The data for CP/MAS NMR, BET, and chemical analysis suggest the “vertical” orientation of grafted organosiloxane chains when short and medium polymer or its mixture with DMC (ρ = 7.2–7.4 groups/nm2) are applied for FSNs modification. The reaction of FSNs with medium and long polymer and its mixture with DEC (PDMS/DEC or CPDMS/DEC) leads to the formation of the “horizontal” chains at the surface (ρ = 0.1–2.5 groups/nm2). The findings open new ways for the preparation of similar materials of the same quality using different substrates such as various silicas—silica gels, porous silicas, and precipitated silica. The comparison of the influence of substrate nature on poly(organosiloxane)/alkyl carbonate modification is of undoubted interest for future study.



Not applicable


This research was supported by the Special Funding of the ‘Belt and Road’ International Cooperation of Zhejiang Province under grant 2015C04005 and China Postdoctoral Science Foundation grant Z741020001. Partly, this research was supported by the Center for Integrated Nanotechnologies, an Office of the Science User Facility operated for the US Department of Energy (DOE), Office of Science by Los Alamos National Laboratory (Contract DE-AC52-06NA25396), and Sandia National Laboratories (Contract DE-NA-0003525).

Availability of Data and Materials

The datasets supporting the conclusions of this work are included within the article. Any raw data generated and/or analyzed in the present study are available from the corresponding author on request.

Authors’ Contributions

ISP, YMM, IMH, and DZ conceived and designed the experiments; ISP and YMM performed all the experiments; ISP, IMH, and YMM analyzed and interpreted the data; ISP wrote the manuscript; and ZL and WD contributed reagents/materials/analysis tools. All the authors revised and approved the final version of the manuscript.

Competing Interests

The authors declare that they have no competing interests.

Publisher’s Note

Springer Nature remains neutral with regard to jurisdictional claims in published maps and institutional affiliations.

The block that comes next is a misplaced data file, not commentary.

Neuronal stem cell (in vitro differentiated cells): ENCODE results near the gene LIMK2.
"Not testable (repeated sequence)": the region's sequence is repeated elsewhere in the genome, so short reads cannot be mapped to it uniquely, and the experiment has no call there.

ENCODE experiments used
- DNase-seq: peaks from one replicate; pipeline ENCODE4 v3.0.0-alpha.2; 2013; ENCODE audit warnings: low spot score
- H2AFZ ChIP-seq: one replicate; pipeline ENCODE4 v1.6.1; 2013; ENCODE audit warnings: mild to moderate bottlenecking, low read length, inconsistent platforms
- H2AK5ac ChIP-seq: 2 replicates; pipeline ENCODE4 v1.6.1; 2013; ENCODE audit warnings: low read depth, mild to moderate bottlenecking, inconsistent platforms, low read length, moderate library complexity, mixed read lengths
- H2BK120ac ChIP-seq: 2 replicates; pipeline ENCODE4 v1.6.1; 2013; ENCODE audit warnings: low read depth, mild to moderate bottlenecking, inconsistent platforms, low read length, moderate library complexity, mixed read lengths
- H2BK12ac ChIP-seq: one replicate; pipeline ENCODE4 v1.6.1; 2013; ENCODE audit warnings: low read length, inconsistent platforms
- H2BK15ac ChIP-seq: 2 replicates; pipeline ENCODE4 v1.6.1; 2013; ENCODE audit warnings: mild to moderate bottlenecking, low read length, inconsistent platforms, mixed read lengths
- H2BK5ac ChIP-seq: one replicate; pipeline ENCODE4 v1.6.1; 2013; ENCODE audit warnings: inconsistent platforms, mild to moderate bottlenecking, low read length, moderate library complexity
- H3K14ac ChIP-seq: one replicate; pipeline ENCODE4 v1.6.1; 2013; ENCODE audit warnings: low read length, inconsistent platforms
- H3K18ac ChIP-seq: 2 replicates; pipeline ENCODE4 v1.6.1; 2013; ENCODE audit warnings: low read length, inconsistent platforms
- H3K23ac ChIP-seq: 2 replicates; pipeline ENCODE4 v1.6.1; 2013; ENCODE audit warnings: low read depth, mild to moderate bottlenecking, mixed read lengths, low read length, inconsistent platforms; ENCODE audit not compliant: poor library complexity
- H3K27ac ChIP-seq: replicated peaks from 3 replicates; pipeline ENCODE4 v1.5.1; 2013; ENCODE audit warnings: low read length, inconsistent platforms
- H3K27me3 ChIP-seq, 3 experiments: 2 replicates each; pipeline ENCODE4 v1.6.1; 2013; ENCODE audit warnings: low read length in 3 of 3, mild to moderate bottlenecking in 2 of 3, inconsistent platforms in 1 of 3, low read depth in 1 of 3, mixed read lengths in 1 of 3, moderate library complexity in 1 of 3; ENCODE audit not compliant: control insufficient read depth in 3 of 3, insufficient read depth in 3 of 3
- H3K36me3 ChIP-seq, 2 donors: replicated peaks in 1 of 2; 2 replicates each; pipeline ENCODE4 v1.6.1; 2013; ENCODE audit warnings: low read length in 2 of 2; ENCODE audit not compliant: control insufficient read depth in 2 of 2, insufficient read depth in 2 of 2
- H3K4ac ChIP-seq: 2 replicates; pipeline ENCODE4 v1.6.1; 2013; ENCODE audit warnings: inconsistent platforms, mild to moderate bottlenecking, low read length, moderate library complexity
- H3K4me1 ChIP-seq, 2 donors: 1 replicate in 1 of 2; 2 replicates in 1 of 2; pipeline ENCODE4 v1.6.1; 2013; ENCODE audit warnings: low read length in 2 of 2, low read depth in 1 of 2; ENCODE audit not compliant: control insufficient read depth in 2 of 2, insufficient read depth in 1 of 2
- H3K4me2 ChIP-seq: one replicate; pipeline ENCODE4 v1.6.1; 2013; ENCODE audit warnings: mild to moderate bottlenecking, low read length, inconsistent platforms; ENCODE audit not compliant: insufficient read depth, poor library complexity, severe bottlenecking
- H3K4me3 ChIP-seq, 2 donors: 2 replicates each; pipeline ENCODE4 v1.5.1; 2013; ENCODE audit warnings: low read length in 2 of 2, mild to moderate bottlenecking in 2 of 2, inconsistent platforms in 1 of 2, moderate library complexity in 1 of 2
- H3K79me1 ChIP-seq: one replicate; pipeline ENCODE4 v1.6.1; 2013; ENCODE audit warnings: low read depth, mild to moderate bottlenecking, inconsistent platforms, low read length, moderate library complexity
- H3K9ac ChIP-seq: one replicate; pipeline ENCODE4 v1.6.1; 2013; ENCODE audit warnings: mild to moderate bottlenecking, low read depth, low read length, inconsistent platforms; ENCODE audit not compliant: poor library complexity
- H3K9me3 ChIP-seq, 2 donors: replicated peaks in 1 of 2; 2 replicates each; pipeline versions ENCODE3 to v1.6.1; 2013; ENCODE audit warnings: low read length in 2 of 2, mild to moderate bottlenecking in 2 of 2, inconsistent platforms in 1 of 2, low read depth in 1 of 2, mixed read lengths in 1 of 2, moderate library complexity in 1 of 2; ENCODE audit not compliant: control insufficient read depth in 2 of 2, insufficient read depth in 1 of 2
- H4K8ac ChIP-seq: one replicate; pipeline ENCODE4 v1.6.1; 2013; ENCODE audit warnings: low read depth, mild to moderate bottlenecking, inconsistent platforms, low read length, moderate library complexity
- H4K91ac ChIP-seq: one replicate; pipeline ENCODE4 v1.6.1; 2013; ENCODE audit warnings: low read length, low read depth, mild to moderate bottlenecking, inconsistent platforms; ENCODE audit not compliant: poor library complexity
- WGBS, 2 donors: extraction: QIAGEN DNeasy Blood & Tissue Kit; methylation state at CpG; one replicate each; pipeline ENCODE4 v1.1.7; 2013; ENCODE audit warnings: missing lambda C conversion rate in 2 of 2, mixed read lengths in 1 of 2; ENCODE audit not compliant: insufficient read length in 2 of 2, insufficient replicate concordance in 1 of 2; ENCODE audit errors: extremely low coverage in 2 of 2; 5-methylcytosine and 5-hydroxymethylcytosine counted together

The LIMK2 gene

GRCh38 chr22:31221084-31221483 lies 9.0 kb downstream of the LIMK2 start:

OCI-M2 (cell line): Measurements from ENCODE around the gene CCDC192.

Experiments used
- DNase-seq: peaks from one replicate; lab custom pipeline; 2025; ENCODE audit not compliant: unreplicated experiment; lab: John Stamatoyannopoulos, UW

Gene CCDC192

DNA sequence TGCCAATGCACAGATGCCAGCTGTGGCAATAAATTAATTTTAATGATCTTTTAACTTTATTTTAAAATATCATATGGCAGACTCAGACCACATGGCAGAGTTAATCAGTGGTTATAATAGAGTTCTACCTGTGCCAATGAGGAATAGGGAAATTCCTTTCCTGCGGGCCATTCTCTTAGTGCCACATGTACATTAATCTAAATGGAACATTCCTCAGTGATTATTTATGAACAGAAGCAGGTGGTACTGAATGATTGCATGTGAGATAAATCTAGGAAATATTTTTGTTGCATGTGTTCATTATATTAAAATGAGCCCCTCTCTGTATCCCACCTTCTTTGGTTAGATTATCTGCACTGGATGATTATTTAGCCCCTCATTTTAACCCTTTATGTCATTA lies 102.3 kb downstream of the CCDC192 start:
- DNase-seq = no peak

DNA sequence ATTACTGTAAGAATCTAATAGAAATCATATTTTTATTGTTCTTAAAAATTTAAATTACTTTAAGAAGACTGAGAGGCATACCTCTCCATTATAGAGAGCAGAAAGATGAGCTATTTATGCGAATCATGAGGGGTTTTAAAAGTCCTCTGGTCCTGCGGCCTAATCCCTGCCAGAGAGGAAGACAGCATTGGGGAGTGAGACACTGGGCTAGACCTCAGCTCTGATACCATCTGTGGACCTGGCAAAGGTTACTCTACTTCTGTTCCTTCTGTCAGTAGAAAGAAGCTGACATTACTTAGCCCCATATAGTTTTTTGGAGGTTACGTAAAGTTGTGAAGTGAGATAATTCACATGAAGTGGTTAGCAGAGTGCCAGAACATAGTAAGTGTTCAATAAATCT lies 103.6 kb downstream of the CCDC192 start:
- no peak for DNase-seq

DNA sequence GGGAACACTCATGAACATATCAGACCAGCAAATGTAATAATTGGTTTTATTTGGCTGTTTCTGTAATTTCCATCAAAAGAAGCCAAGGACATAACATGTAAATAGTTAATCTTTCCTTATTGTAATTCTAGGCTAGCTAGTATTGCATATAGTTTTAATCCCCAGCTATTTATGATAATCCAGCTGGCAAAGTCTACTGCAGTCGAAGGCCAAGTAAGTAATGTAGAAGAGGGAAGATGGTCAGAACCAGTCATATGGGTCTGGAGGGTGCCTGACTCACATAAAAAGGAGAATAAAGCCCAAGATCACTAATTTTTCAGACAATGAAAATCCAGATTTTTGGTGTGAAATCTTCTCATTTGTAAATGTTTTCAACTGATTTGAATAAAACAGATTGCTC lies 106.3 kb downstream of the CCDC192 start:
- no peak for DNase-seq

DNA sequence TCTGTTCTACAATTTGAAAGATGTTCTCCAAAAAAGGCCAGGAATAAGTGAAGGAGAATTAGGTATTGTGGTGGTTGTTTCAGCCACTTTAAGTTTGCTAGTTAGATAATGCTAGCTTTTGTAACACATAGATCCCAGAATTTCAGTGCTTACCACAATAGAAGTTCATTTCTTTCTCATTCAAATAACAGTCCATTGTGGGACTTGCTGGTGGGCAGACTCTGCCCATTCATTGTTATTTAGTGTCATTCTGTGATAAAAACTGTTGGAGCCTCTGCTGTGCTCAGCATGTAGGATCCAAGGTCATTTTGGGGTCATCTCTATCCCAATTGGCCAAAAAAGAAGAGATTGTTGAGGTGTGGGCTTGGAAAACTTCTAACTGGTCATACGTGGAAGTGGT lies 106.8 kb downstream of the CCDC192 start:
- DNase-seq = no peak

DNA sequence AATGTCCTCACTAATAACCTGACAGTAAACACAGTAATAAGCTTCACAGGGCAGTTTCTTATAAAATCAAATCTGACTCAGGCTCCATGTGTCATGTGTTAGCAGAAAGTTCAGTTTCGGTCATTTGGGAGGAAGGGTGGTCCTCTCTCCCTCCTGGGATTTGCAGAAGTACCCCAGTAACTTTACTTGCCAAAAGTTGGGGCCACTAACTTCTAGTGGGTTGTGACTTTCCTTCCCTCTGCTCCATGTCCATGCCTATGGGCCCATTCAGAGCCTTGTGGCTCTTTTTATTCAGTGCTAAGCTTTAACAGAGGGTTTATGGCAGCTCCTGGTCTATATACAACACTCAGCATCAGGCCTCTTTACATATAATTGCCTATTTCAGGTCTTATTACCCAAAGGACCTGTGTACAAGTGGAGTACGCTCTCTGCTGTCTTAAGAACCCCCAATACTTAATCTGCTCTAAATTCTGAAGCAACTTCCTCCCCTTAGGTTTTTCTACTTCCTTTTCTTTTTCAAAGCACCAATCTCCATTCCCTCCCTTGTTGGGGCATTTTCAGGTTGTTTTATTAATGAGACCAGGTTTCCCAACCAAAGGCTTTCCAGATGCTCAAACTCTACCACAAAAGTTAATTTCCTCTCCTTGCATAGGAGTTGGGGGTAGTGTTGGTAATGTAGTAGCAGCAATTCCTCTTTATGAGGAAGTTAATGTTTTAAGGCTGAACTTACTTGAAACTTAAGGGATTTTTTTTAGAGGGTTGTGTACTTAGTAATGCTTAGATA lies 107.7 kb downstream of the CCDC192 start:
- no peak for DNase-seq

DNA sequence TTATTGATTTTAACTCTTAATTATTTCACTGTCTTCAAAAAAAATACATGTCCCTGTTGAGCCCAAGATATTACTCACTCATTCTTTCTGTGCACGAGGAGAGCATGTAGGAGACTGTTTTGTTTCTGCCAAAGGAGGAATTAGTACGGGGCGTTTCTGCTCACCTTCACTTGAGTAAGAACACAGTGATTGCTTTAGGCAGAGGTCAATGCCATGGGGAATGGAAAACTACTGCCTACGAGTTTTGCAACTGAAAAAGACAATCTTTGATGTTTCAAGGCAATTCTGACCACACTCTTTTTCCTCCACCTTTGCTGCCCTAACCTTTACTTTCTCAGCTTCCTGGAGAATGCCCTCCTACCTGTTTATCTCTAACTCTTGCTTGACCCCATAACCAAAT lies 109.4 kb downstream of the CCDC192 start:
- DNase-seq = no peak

Supplementary material

11671_2019_2982_MOESM1_ESM.docx (1.5 mb)
Additional file 1: Figure S1. 90 MHz 1H NMR spectrum of neat PMHS. Figure S2. 90 MHz 1H NMR spectrum of neat PDMS; the inset shows the methyl group shifts of parent PDMS. Figure S3. 90 MHz 1H NMR spectrum of neat CPDMS; the inset shows the methyl group shifts of parent CPDMS. (DOCX 1498 kb)


  1. 1.
    Iler RK (1979) The chemistry of silica: solubility, polymerization, colloid and surface properties, and biochemistry. 1st ed. Wiley, New YorkGoogle Scholar
  2. 2.
    Bergna HE, Roberts WO (2005) Colloidal silica: fundamentals and applications. 1st ed. Taylor and Francis, Boca RatonGoogle Scholar
  3. 3.
    Vansant EF, van der Voort P, Vrancken KC (1997) Characterization and chemical modification of the silica surface. 1st ed. Elsevier, AmsterdamGoogle Scholar
  4. 4.
    Bluemel J (1995) Reactions of ethoxysilanes with silica: a solid-state NMR study. JACS 117:2112–2113 CrossRefGoogle Scholar
  5. 5.
    Litvinov VM, Barthel H, Weis J (2002) Structure of a PDMS layer grafted onto a silica surface studied by means of DSC and solid-state NMR. Macromolecules 35:4356–4364 CrossRefGoogle Scholar
  6. 6.
    Park SE, Prasetyanto EA (2010) Morphosynthesis and catalysis by organofunctionalized mesoporous materials. In: Wyman EB, Skief MC (eds) Organosilanes, Properties, Performance, and Applications. UK ed. Nova Science Publishers, New York, pp 101–131Google Scholar
  7. 7.
    Daoud WA, Xin JH, Tao X (2006) Synthesis and characterization of hydrophobic silica nanocomposites. Appl Surf Sci 252:5368–5371 CrossRefGoogle Scholar
  8. 8.
    Bernardoni F, Kouba M, Fadeev AY (2008) Effect of curvature on the packing and ordering of organosilane monolayers supported on solids. Chem Mater 20:382–387 CrossRefGoogle Scholar
  9. 9.